• Dolls (Palm Pictures) DVD Review

    Released by: Palm Pictures
    Released on: March 8th, 2005.
    Director: Takeshi Kitano
    Cast: Miho Kanno, Hidetoshi Nishijima, Tatsuya Mihashi, Cheiko Matsubara, Kyoko Fukada
    Year: 2002
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    Dolls - Movie Review:

    'Beat' Takeshi Kitano is probably best known in North American circles for either his latest, most commercial project (Zatoichi) or his gripping, violent Yakzua dramas. His 2002 project, Dolls, is about as far removed from either of those aforementioned movies as you can get, but it is still very much a Kitano film through and through.

    There are basically three separate stories told in the film. The first follows a pair of lovers who run into trouble when the male, Matsumoto (Hidetoshi Nishijima) leaves the woman, Sawako (Miho Kanno). This causes Sawako to make an attempt on her own life, which fails, and results in her finding her way into an asylum – and that's exactly where Matsumoto later finds her on the very same day he realizes what he's done and runs out on his current wedding plans with another woman to go and search for her. The second story is about an aging Yakzua boss (Tatsuya Mihashi) who left his lady-friend one day on a park bench, he thought for good. Fifty years later he returns to that park only to find that she is still there awaiting his return. The third story follows a Japanese singer who, at the height of her popularity, gets facially disfigured as the result of a very unfortunate accident. She's obviously not too happy about this, but a multitude of her fans keep her going through their undying devotion.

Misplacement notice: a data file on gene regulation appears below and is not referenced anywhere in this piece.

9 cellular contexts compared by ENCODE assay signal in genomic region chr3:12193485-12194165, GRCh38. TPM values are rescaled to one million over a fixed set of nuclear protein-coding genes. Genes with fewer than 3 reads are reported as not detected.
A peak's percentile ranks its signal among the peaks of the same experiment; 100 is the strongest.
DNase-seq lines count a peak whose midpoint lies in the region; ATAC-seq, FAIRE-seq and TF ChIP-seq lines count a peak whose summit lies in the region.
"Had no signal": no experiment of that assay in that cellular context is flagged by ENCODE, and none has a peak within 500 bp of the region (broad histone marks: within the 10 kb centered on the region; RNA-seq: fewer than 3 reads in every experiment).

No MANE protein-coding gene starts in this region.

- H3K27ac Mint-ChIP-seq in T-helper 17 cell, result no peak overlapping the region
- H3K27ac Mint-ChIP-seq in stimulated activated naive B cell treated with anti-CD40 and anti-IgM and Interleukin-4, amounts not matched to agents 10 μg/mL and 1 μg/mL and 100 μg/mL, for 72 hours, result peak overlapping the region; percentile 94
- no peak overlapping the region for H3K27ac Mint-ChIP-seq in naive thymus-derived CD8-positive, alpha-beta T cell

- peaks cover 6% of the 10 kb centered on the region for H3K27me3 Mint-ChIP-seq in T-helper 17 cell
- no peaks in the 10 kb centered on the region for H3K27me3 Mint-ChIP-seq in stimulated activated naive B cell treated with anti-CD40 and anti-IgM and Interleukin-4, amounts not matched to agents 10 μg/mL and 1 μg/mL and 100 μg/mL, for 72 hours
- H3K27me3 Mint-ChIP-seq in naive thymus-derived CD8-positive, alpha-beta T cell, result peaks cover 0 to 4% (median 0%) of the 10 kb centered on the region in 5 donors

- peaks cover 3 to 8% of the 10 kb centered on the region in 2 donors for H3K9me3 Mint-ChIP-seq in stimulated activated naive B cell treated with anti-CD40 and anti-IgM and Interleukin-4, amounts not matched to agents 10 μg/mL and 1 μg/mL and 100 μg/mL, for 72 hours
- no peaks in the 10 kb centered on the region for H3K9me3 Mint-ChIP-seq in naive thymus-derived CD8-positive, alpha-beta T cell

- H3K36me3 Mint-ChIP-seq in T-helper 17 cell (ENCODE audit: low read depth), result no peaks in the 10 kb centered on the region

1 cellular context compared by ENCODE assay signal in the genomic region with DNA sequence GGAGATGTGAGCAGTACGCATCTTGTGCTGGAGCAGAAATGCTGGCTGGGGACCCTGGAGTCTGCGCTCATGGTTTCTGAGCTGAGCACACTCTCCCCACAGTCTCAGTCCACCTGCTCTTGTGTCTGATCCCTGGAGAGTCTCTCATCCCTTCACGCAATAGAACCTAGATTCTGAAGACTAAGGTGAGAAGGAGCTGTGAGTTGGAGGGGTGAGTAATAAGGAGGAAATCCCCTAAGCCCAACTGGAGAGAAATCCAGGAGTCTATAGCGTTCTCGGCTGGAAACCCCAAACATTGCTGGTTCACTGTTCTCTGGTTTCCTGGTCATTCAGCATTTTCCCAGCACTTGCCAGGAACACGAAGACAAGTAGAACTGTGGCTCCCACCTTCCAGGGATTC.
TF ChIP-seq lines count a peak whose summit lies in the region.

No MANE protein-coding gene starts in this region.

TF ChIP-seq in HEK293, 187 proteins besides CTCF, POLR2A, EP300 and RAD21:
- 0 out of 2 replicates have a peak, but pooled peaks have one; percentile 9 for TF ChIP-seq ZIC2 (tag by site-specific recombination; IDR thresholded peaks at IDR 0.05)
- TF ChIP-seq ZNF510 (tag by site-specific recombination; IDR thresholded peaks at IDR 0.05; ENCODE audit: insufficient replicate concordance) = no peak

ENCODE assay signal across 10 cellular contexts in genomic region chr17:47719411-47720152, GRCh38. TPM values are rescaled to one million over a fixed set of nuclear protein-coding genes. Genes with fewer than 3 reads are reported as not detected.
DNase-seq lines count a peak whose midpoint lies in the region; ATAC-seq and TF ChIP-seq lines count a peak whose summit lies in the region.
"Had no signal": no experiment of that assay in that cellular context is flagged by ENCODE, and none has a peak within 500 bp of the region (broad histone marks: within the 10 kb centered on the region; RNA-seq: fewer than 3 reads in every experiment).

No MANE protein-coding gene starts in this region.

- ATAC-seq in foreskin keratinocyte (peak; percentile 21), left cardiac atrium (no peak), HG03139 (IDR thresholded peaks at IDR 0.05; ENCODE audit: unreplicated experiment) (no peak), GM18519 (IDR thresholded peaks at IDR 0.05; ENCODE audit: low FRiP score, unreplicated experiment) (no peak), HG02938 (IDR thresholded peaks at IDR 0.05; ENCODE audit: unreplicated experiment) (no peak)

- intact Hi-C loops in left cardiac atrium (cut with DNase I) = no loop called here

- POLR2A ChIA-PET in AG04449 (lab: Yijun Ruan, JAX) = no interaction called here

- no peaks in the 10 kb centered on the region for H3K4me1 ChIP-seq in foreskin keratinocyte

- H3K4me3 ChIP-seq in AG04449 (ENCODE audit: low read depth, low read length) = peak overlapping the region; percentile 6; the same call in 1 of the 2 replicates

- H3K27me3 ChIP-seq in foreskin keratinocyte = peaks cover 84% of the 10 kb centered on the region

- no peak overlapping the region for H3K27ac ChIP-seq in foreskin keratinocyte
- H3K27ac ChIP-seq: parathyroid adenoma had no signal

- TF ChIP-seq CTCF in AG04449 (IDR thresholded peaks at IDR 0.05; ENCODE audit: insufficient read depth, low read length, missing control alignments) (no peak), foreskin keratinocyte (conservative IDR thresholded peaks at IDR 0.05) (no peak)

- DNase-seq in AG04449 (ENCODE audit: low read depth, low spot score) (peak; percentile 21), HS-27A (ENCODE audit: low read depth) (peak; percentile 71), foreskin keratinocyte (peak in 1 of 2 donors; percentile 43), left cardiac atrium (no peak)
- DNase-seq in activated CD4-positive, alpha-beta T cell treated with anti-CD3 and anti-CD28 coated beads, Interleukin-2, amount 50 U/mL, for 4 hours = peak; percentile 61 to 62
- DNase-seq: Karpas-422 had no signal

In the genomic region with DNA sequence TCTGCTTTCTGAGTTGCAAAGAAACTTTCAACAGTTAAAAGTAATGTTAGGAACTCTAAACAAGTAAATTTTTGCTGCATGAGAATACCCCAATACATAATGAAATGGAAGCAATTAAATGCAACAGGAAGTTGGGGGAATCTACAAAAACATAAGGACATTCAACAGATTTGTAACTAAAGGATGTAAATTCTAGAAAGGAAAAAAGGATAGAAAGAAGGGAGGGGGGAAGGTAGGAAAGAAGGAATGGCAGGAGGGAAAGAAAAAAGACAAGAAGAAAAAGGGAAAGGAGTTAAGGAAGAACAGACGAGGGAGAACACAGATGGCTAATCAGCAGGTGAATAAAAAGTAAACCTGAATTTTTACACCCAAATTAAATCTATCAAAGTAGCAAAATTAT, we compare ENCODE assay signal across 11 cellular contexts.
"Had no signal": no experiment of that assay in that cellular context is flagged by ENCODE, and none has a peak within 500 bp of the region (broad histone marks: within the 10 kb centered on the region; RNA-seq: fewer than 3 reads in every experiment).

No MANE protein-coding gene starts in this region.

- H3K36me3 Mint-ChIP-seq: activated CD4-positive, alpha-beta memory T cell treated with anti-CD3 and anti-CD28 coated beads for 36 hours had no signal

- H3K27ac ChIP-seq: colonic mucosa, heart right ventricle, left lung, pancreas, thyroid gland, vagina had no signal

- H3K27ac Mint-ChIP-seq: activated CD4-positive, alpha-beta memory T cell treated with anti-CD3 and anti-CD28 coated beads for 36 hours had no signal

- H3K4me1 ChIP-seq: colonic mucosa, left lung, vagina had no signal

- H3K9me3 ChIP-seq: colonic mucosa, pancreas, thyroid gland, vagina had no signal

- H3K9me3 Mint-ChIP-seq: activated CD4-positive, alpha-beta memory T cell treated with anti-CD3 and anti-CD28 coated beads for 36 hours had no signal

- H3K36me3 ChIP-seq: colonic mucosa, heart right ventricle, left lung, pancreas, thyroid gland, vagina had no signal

There's not a lot of dialogue here, and the stories on the surface are quite simple. The actors, when you pay attention to some of their movements, expressions, and dialogue do act very much like dolls throughout the film. If the story doesn't work for you, and for a lot of people it just plain will not work at all, the visuals Kitano has conjured up for this film are so gorgeous that it makes the film worth sitting through anyway. If you can't get into the symbolism or metaphors that are littered throughout the movie, the cinematography from Katsumi Yanagashina is so stunning that you can chuck all of the dialogue and storylines out the window and it is still easily enjoyed as a delicious piece of eye candy. The landscapes and sets used for the production are incredibly lush and colorful with a very large portion of the area in which the movie was shot covered in thousands of red leaves. This gives the movie a very theatrical look, and when set beside the bright whites of the snow covered areas, makes for quite a pretty visual contrast.